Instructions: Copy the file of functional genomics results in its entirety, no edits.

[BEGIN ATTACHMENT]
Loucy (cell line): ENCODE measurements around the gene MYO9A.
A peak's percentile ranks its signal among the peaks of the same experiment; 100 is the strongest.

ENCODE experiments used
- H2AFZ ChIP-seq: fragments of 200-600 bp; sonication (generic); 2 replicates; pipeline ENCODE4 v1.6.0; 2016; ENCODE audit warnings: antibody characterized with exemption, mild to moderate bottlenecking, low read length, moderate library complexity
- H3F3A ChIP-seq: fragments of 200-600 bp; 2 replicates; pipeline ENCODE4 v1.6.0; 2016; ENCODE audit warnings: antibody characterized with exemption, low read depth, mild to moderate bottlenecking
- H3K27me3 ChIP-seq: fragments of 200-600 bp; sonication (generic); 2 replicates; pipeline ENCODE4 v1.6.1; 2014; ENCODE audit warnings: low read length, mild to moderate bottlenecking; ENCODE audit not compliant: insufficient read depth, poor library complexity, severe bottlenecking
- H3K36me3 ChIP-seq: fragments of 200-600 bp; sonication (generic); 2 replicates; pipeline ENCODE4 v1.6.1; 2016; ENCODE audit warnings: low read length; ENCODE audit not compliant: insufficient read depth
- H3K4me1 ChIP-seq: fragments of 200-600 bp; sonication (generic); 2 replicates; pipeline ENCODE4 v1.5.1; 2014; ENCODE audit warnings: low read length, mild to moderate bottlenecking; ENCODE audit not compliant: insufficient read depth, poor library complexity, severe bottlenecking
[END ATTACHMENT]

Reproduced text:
Loucy (cell line): ENCODE measurements around the gene MYO9A.
A peak's percentile ranks its signal among the peaks of the same experiment; 100 is the strongest.

ENCODE experiments used
- H2AFZ ChIP-seq: fragments of 200-600 bp; sonication (generic); 2 replicates; pipeline ENCODE4 v1.6.0; 2016; ENCODE audit warnings: antibody characterized with exemption, mild to moderate bottlenecking, low read length, moderate library complexity
- H3F3A ChIP-seq: fragments of 200-600 bp; 2 replicates; pipeline ENCODE4 v1.6.0; 2016; ENCODE audit warnings: antibody characterized with exemption, low read depth, mild to moderate bottlenecking
- H3K27me3 ChIP-seq: fragments of 200-600 bp; sonication (generic); 2 replicates; pipeline ENCODE4 v1.6.1; 2014; ENCODE audit warnings: low read length, mild to moderate bottlenecking; ENCODE audit not compliant: insufficient read depth, poor library complexity, severe bottlenecking
- H3K36me3 ChIP-seq: fragments of 200-600 bp; sonication (generic); 2 replicates; pipeline ENCODE4 v1.6.1; 2016; ENCODE audit warnings: low read length; ENCODE audit not compliant: insufficient read depth
- H3K4me1 ChIP-seq: fragments of 200-600 bp; sonication (generic); 2 replicates; pipeline ENCODE4 v1.5.1; 2014; ENCODE audit warnings: low read length, mild to moderate bottlenecking; ENCODE audit not compliant: insufficient read depth, poor library complexity, severe bottlenecking